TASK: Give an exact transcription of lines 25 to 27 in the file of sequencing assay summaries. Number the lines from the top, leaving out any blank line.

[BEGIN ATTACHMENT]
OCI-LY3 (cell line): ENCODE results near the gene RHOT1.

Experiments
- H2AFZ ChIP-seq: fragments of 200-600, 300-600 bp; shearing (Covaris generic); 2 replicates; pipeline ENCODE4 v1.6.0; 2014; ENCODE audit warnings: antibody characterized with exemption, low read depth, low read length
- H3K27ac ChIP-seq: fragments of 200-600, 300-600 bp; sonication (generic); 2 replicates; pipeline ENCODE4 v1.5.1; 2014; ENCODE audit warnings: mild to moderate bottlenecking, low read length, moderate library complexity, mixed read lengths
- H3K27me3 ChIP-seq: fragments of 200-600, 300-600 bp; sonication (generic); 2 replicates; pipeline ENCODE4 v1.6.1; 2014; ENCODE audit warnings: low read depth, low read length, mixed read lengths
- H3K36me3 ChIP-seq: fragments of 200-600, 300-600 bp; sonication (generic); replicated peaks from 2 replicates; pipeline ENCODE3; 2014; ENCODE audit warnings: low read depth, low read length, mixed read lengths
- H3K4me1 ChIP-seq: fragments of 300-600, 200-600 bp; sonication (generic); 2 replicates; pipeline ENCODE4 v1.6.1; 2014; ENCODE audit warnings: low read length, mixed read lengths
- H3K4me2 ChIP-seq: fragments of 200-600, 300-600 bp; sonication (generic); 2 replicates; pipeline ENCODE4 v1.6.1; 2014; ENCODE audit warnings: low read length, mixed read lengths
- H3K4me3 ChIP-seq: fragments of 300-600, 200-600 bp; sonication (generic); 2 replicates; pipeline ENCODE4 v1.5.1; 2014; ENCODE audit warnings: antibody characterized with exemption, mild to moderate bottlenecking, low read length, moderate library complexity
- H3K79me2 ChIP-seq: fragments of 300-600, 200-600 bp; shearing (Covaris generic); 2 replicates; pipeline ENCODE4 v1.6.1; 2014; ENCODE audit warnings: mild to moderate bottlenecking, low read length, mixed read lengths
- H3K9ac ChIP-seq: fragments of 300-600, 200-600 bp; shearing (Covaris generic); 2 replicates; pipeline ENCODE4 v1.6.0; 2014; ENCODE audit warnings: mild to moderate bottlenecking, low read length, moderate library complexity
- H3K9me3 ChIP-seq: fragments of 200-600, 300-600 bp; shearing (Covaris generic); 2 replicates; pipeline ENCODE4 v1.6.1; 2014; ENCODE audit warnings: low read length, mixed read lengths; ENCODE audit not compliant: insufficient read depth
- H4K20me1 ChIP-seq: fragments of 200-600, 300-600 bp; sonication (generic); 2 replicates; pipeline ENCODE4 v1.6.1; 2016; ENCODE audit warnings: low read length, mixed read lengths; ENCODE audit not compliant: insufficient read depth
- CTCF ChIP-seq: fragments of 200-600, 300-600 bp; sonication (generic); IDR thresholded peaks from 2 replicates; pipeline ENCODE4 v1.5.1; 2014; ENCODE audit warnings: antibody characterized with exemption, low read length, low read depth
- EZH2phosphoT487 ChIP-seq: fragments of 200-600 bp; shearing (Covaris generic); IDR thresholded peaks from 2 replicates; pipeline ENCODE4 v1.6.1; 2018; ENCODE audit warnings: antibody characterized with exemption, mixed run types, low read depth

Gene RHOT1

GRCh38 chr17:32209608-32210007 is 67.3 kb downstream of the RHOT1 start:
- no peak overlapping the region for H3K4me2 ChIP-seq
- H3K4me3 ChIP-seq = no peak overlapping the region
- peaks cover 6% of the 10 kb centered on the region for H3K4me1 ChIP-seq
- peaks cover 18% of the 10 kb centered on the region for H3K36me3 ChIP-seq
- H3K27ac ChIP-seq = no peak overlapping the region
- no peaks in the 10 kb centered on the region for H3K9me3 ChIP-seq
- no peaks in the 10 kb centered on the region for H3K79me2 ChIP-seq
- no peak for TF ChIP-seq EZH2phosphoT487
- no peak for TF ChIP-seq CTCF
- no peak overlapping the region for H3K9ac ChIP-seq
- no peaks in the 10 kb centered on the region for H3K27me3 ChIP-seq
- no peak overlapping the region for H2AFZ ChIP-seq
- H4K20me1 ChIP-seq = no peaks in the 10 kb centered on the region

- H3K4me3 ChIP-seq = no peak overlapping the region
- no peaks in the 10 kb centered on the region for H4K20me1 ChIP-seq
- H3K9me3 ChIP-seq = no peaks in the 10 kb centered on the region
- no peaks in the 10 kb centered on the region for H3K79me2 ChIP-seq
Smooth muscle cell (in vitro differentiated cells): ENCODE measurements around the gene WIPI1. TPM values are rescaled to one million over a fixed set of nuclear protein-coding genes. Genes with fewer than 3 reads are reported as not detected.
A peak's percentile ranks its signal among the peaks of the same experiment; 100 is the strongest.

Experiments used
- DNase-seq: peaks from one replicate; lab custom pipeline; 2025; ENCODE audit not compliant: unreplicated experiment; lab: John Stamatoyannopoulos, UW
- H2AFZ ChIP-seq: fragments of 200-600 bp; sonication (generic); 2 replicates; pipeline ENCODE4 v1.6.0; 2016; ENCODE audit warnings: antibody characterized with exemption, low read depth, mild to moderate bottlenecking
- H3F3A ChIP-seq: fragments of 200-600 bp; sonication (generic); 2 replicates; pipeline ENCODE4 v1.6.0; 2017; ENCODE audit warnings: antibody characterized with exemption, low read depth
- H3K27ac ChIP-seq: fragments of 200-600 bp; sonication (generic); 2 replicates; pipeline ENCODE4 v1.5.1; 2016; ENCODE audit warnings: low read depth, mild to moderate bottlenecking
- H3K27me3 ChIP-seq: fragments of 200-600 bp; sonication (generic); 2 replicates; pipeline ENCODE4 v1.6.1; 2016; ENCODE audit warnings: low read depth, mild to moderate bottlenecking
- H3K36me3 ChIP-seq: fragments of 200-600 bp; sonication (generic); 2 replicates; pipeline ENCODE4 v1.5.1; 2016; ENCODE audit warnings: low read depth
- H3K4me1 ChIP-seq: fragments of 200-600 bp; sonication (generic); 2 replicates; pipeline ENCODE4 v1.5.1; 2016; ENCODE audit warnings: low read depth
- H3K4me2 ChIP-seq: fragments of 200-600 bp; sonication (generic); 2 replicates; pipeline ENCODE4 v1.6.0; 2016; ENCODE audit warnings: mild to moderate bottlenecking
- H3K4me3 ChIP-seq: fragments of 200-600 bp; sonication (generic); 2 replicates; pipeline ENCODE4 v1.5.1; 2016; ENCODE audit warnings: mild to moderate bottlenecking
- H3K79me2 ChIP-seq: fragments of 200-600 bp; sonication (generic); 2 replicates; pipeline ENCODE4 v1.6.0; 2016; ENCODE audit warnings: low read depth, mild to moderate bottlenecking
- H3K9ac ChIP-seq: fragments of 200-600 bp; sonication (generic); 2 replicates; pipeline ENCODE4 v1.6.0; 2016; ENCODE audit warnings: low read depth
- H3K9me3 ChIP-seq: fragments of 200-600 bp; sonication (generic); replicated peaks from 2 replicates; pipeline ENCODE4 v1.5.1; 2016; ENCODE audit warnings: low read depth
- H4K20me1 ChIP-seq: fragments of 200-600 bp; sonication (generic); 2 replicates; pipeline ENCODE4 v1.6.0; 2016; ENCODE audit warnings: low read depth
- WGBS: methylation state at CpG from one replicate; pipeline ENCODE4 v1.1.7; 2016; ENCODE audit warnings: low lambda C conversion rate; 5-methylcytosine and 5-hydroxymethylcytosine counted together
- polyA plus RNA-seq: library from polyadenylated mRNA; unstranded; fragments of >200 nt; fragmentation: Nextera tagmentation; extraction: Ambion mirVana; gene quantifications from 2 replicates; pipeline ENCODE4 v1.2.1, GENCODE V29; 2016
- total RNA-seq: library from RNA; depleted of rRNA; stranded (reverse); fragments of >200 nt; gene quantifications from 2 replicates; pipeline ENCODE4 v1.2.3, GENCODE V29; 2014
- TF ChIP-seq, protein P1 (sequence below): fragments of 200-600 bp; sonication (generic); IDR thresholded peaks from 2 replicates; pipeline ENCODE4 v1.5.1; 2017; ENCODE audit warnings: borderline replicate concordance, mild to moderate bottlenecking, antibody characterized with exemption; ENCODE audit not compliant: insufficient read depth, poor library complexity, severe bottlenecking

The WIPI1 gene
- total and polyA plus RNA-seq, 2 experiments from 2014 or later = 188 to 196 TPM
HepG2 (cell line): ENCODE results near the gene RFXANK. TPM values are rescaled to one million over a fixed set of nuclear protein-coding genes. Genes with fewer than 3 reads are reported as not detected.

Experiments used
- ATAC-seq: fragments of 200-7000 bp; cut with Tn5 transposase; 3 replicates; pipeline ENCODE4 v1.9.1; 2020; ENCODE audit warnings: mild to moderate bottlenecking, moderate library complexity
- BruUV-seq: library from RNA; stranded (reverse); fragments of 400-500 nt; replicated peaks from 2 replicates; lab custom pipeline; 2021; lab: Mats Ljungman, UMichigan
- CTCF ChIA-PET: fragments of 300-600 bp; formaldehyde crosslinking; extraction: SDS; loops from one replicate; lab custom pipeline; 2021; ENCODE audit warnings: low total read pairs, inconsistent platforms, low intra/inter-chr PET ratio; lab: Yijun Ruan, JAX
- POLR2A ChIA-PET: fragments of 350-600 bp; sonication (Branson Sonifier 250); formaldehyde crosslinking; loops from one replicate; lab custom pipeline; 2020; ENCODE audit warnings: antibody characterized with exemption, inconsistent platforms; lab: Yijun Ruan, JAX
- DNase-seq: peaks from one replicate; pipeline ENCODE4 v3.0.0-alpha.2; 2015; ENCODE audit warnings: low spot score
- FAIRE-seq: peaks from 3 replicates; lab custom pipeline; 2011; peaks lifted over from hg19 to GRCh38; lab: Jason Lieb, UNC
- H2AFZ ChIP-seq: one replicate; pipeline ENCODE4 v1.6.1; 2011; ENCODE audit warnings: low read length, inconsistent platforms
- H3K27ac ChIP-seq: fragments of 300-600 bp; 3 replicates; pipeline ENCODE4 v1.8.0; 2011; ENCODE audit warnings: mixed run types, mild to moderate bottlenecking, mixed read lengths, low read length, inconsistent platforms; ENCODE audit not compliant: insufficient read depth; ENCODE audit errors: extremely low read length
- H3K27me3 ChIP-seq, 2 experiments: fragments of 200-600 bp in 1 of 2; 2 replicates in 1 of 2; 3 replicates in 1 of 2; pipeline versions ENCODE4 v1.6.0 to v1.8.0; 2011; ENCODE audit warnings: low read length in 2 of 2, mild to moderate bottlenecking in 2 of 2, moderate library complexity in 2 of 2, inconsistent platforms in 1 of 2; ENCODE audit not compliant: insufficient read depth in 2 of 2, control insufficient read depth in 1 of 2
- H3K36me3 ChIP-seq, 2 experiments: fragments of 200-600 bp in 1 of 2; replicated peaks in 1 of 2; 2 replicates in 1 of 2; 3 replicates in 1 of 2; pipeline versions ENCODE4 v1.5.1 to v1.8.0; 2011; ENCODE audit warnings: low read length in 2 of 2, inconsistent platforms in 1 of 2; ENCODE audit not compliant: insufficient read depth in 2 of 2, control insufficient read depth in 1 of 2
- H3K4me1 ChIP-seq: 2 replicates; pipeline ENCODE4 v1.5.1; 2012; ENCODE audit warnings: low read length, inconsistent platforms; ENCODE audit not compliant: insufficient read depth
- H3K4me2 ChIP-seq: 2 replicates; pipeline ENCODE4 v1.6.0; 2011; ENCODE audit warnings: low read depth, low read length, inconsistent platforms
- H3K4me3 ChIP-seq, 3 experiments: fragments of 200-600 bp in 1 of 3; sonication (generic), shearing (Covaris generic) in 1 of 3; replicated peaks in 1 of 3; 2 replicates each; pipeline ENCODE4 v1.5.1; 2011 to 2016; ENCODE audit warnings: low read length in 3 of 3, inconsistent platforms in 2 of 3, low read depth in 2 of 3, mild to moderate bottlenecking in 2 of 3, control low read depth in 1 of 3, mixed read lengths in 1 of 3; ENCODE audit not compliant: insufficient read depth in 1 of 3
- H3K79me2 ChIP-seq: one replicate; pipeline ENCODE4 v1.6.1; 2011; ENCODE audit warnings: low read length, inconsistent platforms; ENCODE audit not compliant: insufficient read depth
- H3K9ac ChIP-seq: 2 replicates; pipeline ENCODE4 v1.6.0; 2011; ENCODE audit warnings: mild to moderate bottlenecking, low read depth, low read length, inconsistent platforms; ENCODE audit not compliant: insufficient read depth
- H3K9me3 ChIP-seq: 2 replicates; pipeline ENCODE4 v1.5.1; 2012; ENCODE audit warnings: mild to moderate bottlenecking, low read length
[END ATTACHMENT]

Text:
- no peak for TF ChIP-seq EZH2phosphoT487
- no peak for TF ChIP-seq CTCF
- no peak overlapping the region for H3K9ac ChIP-seq